While analysts cited Doha’s successful mediation in Beirut in 2008, they say the current issues are more complicated.
A top Qatari minister met with several Lebanese officials in Beirut on Monday, with reports suggesting a bid to break the ongoing political deadlock brought on by the inability to appoint a president as the key agenda for the visit.
Qatar’s Minister of State at the Ministry of Foreign Affairs Dr. Mohammed Al Khulaifi met with Lebanon’s Parliament Speaker Nabih Berri, caretaker Prime Minister Najib Mikati, and Caretaker Foreign Minister Abdallah Bou Habib.
Dr. Al Khulaifi also met with Lebanon’s Grand Mufti Sheikh Abdul-Latif Derian and Maronite Patriarch of Antioch and All the East Bechara Boutros Al-Rahi.
The Qatari foreign ministry said the meetings dealt with bilateral relations and the “general situation” in Beirut and Dr. Al Khulaifi stressed “the importance of Lebanon’s stability and unity”.
The meetings come just days after Lebanese media reported that a Qatari delegate was travelling to the country this week, though the reports made no mention of Dr. Al Khulaifi.
Sources privy to the matter hinted to Nidaa Al Watan the possibility of a meeting with Hezbollah leadership in an effort to bring together various Lebanese parties, in line with Lebanon’s “rescue roadmap”.
While the meetings on Monday did involve a range of Lebanese sides, there has yet to be a reported meeting with Hezbollah.
Lebanon is currently facing its worst economic crisis in decades.
Since 2019, the currency has lost more than 90% of its value to the US dollar, leaving many families living in poverty and unable to access their savings.
The Covid-19 outbreak and the Beirut blast have exacerbated Lebanon’s situation, and Lebanese across the country continue to call on the ruling elite to step down.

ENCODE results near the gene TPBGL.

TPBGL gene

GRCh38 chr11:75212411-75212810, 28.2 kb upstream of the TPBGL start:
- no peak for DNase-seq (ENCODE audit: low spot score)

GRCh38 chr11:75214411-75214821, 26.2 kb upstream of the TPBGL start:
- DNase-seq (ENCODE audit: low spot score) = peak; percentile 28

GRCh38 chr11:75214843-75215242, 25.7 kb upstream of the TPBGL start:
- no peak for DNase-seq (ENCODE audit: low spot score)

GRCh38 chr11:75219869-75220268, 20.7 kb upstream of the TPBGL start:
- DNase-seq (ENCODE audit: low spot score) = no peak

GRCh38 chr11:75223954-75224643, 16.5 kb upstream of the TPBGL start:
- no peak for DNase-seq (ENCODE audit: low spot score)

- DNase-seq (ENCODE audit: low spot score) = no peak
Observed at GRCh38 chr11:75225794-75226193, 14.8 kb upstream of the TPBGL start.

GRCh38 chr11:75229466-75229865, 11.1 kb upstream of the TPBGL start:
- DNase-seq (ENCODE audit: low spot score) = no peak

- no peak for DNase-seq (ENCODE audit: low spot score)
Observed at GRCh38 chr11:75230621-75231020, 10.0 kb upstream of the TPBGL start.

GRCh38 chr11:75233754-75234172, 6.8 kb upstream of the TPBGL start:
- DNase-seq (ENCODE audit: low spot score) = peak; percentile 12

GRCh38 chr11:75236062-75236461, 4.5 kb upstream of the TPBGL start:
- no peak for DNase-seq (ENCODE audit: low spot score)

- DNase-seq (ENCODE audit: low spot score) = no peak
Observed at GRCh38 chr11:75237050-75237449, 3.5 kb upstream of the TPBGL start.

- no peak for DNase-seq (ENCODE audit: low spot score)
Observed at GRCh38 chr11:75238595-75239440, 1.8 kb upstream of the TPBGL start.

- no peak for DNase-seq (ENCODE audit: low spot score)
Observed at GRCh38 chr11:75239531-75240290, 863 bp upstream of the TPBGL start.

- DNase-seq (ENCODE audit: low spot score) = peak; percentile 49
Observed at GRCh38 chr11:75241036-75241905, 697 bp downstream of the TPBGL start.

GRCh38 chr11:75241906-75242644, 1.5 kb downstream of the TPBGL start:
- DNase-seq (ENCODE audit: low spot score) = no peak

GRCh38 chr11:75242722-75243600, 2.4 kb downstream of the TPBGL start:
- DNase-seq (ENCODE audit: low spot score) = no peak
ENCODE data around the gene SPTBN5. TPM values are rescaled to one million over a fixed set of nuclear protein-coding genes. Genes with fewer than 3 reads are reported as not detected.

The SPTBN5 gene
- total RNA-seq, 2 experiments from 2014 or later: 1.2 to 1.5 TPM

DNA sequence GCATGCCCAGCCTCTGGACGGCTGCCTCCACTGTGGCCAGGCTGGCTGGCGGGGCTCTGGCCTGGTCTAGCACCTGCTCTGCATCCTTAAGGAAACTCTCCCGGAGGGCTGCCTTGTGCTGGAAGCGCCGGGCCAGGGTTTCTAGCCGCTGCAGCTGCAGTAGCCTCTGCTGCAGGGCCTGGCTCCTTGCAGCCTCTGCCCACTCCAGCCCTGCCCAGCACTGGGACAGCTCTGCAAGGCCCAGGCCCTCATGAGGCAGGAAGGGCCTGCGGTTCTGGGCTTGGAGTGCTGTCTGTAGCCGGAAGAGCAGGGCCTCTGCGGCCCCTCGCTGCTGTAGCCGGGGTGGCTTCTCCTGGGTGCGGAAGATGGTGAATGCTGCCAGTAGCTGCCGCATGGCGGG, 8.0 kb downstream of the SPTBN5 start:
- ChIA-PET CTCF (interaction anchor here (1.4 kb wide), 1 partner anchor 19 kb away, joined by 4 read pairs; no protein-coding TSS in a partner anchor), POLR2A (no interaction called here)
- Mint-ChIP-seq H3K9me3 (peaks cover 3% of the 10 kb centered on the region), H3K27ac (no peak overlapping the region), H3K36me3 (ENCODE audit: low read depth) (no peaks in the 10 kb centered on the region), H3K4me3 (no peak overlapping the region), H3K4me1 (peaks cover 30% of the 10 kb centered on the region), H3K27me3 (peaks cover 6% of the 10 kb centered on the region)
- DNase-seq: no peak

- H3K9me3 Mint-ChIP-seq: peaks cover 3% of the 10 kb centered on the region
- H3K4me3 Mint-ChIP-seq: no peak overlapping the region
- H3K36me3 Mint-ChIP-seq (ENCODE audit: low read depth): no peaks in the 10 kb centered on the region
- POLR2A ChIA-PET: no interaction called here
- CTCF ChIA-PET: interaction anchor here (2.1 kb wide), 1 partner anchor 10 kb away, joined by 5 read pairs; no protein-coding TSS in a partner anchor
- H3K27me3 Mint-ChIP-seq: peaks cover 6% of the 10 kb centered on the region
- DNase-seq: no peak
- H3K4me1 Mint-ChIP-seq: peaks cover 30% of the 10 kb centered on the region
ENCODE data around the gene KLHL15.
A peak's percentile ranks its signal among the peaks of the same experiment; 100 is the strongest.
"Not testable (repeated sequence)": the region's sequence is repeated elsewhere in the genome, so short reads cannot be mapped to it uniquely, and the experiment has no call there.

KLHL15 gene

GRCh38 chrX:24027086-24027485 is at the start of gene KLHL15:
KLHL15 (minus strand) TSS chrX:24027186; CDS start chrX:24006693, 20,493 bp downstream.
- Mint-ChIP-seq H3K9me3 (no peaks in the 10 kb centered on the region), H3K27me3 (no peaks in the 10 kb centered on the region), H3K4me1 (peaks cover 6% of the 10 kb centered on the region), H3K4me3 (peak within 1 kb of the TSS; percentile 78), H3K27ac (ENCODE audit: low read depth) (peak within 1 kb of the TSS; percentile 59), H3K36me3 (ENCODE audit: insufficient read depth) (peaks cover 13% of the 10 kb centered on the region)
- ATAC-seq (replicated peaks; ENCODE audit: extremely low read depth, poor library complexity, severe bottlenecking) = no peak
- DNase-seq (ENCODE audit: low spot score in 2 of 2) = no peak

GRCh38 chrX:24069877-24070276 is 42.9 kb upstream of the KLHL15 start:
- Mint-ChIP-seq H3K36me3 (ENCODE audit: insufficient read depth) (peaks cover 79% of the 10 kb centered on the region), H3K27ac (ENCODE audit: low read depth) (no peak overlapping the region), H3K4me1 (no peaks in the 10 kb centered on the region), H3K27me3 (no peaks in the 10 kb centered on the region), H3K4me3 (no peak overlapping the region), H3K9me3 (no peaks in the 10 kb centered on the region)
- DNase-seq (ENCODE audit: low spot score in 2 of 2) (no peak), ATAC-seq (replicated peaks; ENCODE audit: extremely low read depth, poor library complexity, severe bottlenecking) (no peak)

The population believes Lebanon’s crises have exacerbated due to politicians as well as prevalent sectarianism in the government that has left a presidential vacuum.
In February, representatives of various countries – Qatar, Saudi Arabia, the United States, Egypt, France -met in Paris to discuss a possible roadmap for the country and officials in attendance warned that an absence of presidential elections may drive them to reconsider ties with Beirut.
An uphill task
Qatar has played its own strategic role in bridging gaps between Lebanese sides, most notably in 2008.
At the time, Qatar succeeded at holding talks that resulted in an agreement between the Lebanese government and Hezbollah following an 18-month political crisis.
However, analysts said that while Qatar’s role is “welcome and appreciated”, they believe the situation in Lebanon is more complicated than it was at the time of its previous mediation.
“This time around, unfortunately, issues are more complicated than even in 2008. The question has always been about the degree of cooperation between Lebanon’s politicians. This is not plentiful this time around and the polarisation is extreme,” Dr. Imad Harb, Director of Research and Analysis at the Arab Center Washington, DC, told Doha News.
General Joseph Aoun, who is not related to the former president, has emerged as a possible candidate for the presidency. Reports have cited his percieved capability to bring together different Lebanese sides.
On the other hand, the powerful Hezbollah movement has vocally expressed its support for pro-Syria’s Bashar Al Assad regime candidate Sleiman Frangieh.
“More than half the country does not want a president friendly with Hezbollah. But the party has a dominant military role that translates into political power,” Dr. Harb explained.
In 1975, various Lebanese sides engaged in a bloody civil war that lasted for 15 years, ending with the help of the 1989 Taif Agreement, negotiated in Saudi Arabia at the time.
However, the remnants of the war have appeared to remain in Lebanon, a country with long and deep political divide.
“It is hoped that Qatar will be able to use its good offices to influence the parties, and this will be welcome. But I doubt that the politicians will be listening to reason,” Dr. Harb noted.